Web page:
The hagiographical Janamsakhis were not written by Nanak, but by later followers without regard for historical accuracy, containing numerous legends and myths created to show respect for Nanak. In Sikhism, the term revelation, as Cole and Sambhi clarify, is not limited to the teachings of Nanak. Rather, they include all Sikh Gurus, as well as the words of men and women from Nanak’s past, present, and future, who possess divine knowledge intuitively through meditation. The Sikh revelations include the words of non-Sikh bhagats (Hindu devotees), some who lived and died before the birth of Nanak, and whose teachings are part of the Sikh scriptures.
The Adi Granth and successive Sikh Gurus repeatedly emphasised, suggests Mandair (2013), that Sikhism is “not about hearing voices from God, but it is about changing the nature of the human mind, and anyone can achieve direct experience and spiritual perfection at any time.” Guru Nanak emphasised that all human beings can have direct access to God without rituals or priests.
The concept of man as elaborated by Guru Nanak, states Mandair (2009), refines and negates the “monotheistic concept of self/God,” where “monotheism becomes almost redundant in the movement and crossings of love.” The goal of man, taught the Sikh Gurus, is to end all dualities of “self and other, I and not-I,” attaining the “attendant balance of separation-fusion, self-other, action-inaction, attachment-detachment, in the course of daily life.”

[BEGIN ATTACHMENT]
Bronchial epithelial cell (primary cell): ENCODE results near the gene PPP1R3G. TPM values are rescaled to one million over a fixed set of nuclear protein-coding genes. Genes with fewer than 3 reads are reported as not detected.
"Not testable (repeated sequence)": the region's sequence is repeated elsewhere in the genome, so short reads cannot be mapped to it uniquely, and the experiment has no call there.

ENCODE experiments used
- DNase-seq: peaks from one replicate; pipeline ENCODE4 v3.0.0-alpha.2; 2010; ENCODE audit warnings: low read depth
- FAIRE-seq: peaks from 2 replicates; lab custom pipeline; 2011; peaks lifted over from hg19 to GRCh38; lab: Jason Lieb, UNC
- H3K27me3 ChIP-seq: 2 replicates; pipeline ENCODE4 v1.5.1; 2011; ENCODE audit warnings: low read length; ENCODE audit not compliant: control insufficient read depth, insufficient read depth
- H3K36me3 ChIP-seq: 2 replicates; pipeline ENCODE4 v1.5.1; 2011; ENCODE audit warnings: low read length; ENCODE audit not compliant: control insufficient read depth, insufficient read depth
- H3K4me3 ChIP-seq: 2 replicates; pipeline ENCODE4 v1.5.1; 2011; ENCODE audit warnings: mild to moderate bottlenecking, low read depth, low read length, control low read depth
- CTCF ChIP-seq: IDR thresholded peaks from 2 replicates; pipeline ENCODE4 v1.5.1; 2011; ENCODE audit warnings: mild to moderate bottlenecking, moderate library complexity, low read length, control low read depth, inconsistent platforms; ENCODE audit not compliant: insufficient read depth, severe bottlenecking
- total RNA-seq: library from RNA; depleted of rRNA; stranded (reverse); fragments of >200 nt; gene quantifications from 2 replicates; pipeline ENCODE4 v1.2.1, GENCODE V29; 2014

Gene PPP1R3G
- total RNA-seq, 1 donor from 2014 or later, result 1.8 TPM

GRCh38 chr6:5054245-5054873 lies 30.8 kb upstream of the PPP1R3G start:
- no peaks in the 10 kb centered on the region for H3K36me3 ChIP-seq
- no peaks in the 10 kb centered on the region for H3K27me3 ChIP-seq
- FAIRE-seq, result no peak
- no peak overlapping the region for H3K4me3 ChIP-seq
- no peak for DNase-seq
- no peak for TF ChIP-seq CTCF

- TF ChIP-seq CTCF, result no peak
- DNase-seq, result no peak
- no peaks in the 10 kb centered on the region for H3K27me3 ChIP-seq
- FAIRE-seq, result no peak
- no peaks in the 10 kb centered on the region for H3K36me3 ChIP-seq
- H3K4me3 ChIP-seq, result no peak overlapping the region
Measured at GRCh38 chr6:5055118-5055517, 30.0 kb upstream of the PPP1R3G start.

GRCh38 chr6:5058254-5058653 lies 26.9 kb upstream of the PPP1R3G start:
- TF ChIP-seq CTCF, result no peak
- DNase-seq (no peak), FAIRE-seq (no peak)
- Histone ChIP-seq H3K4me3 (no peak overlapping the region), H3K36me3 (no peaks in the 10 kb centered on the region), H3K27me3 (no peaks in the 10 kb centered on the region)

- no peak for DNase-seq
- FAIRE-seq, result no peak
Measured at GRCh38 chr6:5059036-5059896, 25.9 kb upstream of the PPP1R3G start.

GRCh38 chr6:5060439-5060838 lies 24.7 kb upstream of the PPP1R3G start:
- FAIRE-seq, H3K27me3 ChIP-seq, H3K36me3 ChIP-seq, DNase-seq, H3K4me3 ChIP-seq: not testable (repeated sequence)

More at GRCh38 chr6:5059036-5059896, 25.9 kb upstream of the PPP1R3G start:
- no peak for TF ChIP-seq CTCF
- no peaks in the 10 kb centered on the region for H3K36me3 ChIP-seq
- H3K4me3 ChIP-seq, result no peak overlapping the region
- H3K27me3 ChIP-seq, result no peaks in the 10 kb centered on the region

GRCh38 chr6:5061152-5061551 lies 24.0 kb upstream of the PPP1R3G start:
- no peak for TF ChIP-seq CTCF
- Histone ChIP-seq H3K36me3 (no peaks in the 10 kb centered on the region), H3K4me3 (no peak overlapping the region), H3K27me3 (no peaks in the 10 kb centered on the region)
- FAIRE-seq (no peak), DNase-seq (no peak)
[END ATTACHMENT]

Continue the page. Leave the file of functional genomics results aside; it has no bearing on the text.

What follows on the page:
Guru Nanak, and other Sikh Gurus emphasised bhakti (‘love’, ‘devotion’, or ‘worship’), and taught that the spiritual life and secular householder life are intertwined. In the Sikh perspective, the everyday world is part of an infinite reality, where increased spiritual awareness leads to increased and vibrant participation in the everyday world. Guru Nanak described living an “active, creative, and practical life” of “truthfulness, fidelity, self-control and purity” as being higher than the metaphysical truth.
Through popular tradition, Nanak’s teaching is understood to be practised in three ways: